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Become a MongoDB DBA: Monitoring and Trending (part 2)

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In the previous post, we introduced the various functions and commands in MongoDB to retrieve your metrics. We also showcased a few out-of-the-box solutions (statsd, OpenTSDB, Prometheus, Cacti) that ship MongoDB metrics directly to some of the popular monitoring and trending tools. Today we will dive a bit deeper into the metrics: group them together and see which ones are the most important ones to keep an eye on.

Replication

Oplog

With MongoDB replication, the most important aspect is the oplog. As we described in an earlier blog post about MongoDB configuration, the oplog is comparable to the MySQL binary log. It keeps a history of all transactions in this log file, but in contrary to the MySQL binary log, MongoDB only has one single collection where it stores them. This collection is limited in size. This means that once it is full, old transactions will get purged once a new transaction come in. It will evict the oldest transaction first, so the method used here is FIFO (First In, First Out). Therefore the most important metric to watch is the replication window: the duration of transactions kept in the oplog.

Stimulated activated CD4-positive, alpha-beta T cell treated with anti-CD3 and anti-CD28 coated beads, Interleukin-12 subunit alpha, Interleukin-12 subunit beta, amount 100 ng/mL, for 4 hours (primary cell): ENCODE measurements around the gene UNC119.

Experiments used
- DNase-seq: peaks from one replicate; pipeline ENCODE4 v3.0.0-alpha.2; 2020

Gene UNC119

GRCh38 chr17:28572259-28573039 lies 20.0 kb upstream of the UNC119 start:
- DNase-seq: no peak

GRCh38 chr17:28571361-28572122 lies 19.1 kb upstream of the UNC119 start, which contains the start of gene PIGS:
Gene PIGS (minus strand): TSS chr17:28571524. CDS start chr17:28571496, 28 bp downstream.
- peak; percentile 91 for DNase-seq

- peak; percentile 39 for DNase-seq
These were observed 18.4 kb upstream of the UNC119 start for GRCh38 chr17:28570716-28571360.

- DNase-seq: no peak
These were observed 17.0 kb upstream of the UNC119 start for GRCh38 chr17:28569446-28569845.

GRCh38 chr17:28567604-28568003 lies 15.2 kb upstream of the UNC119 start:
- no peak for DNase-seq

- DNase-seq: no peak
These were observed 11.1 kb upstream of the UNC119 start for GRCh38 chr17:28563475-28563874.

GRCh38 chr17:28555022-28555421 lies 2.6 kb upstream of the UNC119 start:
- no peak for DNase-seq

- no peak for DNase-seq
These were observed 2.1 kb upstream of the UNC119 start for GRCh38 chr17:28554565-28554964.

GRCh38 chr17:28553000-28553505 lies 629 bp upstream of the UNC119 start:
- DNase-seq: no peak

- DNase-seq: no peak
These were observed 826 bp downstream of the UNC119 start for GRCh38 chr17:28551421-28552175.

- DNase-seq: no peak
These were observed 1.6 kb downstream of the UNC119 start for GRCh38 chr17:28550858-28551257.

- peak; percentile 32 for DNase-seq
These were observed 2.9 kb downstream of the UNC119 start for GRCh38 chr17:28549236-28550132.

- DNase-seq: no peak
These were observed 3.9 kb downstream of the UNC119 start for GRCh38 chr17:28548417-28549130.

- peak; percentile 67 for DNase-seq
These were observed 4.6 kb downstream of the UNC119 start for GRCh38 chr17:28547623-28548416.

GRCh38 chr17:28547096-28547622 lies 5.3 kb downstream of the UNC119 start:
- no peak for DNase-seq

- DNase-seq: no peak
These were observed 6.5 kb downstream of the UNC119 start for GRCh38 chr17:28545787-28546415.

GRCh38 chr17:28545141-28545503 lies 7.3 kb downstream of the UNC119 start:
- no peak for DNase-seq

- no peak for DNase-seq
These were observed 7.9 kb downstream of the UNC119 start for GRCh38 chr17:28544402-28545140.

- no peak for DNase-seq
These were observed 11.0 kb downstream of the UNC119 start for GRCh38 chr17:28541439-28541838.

Why is this important? Suppose one of the secondary nodes loses network connectivity with the primary, it will no longer replicate data from the primary. Once it comes back online this secondary node has to catch up with already replicated transactions. It will use the oplog for this purpose. If the secondary node went offline for too long, it can’t use the oplog anymore and a full sync is necessary. A full sync, just like the SST in Galera, is an expensive operation and you would want to avoid this.

mongo_replica_0:PRIMARY> db.getReplicationInfo()
{
    "logSizeMB" : 1895.7751951217651,